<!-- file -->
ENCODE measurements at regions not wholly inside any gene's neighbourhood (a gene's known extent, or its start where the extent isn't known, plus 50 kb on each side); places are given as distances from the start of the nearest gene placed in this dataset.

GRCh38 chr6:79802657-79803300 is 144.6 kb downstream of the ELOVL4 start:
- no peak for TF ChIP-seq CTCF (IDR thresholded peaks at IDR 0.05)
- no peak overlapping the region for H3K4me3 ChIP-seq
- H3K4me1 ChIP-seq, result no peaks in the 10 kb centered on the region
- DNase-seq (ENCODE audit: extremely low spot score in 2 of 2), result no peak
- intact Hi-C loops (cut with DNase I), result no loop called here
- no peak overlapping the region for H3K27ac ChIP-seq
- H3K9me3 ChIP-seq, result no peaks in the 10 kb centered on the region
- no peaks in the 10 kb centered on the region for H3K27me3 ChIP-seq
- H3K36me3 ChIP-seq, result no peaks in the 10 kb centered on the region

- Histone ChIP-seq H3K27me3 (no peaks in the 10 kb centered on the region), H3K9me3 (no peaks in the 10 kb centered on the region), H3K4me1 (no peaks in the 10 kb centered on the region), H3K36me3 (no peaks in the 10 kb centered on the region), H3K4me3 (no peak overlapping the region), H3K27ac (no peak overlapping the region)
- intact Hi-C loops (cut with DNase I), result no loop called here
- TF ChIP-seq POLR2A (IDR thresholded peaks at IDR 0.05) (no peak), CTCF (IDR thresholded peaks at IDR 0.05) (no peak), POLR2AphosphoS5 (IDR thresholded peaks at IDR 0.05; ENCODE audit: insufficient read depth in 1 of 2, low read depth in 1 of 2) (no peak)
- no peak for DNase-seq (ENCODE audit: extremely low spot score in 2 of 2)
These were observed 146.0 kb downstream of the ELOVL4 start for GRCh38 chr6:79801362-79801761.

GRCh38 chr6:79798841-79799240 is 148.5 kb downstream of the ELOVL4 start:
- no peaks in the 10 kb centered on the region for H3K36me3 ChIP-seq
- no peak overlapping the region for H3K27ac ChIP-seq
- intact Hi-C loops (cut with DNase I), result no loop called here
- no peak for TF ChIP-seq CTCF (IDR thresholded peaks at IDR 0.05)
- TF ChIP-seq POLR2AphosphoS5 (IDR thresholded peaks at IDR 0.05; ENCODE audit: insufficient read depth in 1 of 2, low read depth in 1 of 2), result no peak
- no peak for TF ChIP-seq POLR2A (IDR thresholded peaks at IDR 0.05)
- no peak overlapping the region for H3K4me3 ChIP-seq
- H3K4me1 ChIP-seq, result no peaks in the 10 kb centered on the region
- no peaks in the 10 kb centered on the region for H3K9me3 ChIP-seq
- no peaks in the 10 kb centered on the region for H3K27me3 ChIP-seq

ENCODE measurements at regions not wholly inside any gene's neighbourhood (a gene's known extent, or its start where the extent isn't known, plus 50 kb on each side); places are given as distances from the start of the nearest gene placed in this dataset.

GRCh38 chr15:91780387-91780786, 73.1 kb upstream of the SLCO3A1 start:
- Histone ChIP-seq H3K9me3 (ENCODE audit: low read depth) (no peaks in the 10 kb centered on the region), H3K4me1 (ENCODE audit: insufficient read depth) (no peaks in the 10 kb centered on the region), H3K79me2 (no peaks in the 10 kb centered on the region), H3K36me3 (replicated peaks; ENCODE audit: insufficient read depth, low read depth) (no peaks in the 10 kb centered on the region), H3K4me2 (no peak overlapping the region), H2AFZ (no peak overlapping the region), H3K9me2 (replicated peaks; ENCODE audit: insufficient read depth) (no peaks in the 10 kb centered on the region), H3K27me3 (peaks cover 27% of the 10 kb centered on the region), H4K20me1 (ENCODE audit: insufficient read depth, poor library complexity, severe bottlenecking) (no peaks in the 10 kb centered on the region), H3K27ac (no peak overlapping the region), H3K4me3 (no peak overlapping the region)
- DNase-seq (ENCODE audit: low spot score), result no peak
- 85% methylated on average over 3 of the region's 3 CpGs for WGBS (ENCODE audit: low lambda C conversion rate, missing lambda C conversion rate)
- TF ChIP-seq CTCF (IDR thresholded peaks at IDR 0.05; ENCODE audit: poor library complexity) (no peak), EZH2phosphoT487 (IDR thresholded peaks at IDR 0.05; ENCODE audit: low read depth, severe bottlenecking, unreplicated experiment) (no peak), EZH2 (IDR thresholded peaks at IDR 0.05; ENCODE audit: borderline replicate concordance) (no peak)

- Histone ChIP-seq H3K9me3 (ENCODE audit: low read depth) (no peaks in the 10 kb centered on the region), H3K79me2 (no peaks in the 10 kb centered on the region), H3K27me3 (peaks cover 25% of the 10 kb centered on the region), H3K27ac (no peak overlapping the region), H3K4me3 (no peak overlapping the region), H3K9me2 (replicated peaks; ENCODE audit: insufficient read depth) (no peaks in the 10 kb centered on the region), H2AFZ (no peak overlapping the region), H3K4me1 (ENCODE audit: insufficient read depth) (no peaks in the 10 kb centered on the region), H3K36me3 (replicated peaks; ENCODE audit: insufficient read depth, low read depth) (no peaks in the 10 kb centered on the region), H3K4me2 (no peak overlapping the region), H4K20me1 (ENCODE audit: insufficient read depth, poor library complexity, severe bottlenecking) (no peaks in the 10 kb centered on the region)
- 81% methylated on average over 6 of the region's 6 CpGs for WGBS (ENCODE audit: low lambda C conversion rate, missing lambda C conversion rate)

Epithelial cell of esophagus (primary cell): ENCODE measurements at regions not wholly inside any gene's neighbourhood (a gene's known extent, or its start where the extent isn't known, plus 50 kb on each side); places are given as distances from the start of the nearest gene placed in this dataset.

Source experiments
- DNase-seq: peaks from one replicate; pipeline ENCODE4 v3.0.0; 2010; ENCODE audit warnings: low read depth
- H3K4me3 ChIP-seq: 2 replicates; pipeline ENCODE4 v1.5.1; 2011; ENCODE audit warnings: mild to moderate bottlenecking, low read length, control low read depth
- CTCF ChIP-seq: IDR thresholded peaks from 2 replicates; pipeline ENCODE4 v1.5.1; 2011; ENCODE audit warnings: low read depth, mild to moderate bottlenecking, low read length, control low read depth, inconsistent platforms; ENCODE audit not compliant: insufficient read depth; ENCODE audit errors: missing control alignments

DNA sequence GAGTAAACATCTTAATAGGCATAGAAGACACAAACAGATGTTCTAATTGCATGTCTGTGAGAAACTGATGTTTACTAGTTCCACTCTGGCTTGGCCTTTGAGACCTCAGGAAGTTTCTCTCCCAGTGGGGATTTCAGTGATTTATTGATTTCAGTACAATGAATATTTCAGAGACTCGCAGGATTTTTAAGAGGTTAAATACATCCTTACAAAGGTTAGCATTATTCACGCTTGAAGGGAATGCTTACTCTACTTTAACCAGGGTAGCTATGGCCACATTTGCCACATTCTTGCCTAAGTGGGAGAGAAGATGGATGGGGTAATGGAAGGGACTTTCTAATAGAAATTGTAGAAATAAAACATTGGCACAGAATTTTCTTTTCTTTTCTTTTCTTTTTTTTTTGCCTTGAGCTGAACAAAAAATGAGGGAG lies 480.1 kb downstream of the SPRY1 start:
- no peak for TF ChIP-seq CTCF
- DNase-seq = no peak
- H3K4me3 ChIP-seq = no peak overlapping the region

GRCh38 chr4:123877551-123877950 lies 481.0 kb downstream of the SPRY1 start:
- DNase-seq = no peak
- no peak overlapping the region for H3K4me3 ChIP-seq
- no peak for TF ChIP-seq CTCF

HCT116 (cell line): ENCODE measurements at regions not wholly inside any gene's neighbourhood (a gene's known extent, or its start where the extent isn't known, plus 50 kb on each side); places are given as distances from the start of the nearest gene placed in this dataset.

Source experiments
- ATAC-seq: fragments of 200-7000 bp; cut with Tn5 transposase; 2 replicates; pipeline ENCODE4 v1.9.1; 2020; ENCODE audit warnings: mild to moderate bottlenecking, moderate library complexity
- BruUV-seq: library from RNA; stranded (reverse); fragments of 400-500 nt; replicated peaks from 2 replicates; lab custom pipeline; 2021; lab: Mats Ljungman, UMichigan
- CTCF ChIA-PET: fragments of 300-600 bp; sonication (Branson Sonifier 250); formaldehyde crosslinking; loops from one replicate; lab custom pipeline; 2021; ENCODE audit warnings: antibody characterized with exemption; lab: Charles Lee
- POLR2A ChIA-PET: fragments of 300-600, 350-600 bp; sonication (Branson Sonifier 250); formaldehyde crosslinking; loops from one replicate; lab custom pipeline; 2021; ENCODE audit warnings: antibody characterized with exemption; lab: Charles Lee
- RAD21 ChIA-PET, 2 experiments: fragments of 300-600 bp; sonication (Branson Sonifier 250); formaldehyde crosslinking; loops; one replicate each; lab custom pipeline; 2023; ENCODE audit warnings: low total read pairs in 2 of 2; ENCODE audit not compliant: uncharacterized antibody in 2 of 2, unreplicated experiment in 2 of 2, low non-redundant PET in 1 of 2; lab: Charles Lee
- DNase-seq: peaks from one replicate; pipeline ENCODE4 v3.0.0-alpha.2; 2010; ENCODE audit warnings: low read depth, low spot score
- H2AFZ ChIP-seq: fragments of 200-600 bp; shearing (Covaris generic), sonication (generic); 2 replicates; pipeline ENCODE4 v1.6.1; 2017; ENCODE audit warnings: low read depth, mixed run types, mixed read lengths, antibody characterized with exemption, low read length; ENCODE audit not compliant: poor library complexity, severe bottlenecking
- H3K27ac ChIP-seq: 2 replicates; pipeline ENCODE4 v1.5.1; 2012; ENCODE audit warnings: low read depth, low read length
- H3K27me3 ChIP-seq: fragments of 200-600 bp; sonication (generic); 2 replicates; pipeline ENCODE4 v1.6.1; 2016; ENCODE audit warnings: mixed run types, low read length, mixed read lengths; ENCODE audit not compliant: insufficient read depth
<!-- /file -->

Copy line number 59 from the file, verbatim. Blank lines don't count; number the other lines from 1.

- H3K27me3 ChIP-seq: fragments of 200-600 bp; sonication (generic); 2 replicates; pipeline ENCODE4 v1.6.1; 2016; ENCODE audit warnings: mixed run types, low read length, mixed read lengths; ENCODE audit not compliant: insufficient read depth